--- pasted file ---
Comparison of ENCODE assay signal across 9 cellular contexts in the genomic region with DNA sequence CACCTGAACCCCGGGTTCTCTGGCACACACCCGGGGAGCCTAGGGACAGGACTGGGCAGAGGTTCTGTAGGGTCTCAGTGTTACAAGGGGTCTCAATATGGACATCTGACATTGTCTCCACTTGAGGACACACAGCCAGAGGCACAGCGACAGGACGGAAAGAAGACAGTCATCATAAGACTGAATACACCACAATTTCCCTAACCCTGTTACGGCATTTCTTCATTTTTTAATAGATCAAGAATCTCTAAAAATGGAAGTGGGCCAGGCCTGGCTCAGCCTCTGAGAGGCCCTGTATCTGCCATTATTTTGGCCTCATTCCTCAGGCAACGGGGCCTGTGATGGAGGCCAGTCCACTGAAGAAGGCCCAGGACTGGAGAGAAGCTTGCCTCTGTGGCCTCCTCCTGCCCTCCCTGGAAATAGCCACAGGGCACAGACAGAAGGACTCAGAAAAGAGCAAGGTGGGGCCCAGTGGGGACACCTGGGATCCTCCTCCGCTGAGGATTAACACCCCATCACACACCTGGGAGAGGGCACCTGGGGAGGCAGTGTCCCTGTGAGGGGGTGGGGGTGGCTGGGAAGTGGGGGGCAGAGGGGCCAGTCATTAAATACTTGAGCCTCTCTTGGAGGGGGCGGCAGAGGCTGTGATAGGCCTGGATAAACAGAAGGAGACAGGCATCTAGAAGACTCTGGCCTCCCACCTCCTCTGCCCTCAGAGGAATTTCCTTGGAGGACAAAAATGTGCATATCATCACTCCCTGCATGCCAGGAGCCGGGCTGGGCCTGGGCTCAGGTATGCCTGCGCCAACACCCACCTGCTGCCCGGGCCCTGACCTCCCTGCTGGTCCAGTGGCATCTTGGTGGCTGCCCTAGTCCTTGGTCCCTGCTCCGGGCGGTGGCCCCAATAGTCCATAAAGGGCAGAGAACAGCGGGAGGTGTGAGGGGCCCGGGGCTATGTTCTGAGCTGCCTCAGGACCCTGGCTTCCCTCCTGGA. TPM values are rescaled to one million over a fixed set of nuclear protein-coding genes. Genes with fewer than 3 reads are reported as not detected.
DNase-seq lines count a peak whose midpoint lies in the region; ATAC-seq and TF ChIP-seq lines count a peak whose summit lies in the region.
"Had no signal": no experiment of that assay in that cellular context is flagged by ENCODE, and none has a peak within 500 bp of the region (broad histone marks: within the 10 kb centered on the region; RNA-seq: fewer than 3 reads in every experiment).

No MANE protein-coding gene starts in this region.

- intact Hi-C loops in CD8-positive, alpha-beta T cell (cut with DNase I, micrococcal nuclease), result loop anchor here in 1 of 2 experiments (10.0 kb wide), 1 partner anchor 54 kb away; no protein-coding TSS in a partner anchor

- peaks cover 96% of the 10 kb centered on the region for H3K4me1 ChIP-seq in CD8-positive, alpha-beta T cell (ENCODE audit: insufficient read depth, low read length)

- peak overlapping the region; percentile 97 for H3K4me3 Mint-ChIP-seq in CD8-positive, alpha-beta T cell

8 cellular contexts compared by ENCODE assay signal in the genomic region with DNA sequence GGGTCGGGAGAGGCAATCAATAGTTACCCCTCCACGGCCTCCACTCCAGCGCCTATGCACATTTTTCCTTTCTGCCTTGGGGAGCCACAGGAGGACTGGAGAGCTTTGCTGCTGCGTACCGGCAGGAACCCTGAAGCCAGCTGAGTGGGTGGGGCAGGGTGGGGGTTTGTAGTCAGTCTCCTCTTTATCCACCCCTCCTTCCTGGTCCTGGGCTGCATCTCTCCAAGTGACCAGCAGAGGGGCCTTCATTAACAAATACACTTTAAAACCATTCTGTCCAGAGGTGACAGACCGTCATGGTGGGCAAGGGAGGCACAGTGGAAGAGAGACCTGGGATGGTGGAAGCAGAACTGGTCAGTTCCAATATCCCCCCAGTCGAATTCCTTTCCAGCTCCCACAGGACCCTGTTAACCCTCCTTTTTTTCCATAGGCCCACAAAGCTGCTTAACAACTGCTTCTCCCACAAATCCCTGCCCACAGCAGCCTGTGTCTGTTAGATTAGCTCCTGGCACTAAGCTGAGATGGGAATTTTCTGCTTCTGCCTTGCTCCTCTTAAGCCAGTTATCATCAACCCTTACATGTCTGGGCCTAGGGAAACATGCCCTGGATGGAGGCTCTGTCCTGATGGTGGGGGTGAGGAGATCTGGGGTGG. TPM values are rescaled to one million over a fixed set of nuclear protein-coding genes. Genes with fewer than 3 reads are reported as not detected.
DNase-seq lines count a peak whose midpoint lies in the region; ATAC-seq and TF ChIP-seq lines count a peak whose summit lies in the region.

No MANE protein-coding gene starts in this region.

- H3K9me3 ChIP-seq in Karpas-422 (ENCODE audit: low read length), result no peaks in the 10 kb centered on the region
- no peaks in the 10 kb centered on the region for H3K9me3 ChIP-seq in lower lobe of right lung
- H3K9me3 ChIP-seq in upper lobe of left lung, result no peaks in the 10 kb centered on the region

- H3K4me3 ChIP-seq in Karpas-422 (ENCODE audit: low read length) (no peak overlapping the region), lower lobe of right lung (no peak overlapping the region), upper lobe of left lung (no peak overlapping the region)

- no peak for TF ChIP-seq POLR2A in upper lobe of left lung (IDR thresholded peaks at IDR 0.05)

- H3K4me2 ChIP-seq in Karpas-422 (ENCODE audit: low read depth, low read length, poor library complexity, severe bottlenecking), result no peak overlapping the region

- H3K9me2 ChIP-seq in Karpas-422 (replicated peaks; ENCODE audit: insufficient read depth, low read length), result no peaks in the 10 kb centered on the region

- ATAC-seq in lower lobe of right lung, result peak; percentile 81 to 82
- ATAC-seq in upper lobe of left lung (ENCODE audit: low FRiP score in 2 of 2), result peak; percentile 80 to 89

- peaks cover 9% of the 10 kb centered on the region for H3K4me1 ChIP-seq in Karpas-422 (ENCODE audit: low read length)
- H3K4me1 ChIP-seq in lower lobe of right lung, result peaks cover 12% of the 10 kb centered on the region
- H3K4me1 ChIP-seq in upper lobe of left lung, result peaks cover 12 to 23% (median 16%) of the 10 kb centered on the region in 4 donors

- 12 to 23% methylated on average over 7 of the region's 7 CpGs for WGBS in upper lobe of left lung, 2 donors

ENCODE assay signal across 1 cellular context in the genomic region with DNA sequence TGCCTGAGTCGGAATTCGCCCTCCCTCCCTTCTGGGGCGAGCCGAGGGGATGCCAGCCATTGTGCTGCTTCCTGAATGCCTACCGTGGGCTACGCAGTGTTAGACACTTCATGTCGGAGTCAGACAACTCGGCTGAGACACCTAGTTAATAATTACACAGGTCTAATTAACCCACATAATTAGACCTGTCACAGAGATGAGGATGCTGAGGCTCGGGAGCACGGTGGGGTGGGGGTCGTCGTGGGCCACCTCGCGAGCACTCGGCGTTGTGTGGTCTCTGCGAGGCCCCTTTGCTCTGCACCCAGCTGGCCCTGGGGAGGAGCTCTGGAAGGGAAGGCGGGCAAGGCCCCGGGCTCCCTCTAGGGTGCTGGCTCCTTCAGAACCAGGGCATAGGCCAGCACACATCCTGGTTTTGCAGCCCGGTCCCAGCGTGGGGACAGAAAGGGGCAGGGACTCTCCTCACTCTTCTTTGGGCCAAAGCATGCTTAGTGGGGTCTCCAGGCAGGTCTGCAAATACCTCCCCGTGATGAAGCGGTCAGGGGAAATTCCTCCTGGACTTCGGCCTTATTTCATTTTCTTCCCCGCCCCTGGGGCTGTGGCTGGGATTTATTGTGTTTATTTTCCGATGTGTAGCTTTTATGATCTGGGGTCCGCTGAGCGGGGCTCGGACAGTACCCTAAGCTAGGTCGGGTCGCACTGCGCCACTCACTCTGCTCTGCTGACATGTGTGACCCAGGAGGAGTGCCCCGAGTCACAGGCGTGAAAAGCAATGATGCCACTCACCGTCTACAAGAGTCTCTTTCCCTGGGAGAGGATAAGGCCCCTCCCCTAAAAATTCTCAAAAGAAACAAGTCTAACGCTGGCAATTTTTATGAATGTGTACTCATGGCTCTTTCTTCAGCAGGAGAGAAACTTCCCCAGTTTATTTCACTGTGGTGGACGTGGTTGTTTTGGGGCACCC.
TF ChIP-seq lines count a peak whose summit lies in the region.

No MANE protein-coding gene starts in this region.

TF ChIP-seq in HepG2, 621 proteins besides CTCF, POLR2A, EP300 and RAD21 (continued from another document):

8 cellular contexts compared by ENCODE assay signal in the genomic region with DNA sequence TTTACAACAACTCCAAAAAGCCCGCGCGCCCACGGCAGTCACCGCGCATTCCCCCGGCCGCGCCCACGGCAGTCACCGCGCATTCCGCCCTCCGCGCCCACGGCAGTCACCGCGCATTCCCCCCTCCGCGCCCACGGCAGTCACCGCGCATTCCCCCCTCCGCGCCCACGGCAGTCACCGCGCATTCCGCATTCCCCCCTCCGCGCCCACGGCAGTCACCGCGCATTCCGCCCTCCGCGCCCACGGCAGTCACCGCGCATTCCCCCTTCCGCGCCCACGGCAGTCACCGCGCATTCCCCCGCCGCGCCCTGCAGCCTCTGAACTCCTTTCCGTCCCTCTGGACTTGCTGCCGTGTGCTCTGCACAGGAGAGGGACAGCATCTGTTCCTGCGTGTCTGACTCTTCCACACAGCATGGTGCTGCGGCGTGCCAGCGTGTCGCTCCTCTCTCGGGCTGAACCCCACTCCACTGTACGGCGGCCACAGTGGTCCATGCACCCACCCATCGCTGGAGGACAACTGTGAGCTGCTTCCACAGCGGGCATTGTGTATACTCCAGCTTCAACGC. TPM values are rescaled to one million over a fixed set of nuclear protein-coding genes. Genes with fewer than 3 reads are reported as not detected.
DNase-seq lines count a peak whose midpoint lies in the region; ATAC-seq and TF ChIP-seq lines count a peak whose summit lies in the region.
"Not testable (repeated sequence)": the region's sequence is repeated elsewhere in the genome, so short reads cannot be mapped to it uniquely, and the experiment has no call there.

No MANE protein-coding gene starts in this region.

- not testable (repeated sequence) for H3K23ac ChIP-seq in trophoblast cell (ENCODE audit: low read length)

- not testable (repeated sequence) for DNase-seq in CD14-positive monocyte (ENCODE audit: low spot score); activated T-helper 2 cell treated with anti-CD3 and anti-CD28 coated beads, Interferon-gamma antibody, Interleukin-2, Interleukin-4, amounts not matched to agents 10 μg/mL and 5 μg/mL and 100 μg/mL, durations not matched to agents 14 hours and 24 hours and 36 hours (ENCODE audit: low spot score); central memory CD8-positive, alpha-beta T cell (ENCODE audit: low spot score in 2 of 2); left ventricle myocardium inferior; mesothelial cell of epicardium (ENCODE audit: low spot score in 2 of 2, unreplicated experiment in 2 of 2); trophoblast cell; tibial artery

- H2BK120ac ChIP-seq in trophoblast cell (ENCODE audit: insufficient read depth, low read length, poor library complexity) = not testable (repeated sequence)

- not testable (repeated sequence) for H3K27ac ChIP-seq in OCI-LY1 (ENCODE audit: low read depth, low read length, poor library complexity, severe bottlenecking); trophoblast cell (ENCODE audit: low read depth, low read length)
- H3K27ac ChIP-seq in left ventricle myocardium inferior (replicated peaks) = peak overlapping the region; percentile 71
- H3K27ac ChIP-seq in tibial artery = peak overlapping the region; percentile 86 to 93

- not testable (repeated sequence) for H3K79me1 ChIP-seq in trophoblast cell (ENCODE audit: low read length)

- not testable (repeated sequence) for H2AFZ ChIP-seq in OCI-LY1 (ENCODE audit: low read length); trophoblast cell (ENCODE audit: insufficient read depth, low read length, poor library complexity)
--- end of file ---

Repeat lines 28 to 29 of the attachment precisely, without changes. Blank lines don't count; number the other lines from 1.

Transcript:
8 cellular contexts compared by ENCODE assay signal in the genomic region with DNA sequence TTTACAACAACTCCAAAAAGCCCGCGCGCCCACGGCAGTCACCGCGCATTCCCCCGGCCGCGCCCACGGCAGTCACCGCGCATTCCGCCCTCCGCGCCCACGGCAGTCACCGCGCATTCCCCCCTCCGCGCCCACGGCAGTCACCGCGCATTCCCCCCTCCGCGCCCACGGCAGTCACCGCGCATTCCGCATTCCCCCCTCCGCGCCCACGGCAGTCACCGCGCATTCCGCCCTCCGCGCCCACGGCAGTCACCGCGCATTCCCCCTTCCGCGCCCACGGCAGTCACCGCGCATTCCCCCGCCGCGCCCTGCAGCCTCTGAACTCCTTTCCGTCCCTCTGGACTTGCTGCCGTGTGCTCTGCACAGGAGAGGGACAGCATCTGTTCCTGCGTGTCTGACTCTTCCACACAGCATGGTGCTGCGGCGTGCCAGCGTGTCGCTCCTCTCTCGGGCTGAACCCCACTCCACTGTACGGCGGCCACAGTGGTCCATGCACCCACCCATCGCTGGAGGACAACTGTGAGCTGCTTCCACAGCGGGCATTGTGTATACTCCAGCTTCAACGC. TPM values are rescaled to one million over a fixed set of nuclear protein-coding genes. Genes with fewer than 3 reads are reported as not detected.
DNase-seq lines count a peak whose midpoint lies in the region; ATAC-seq and TF ChIP-seq lines count a peak whose summit lies in the region.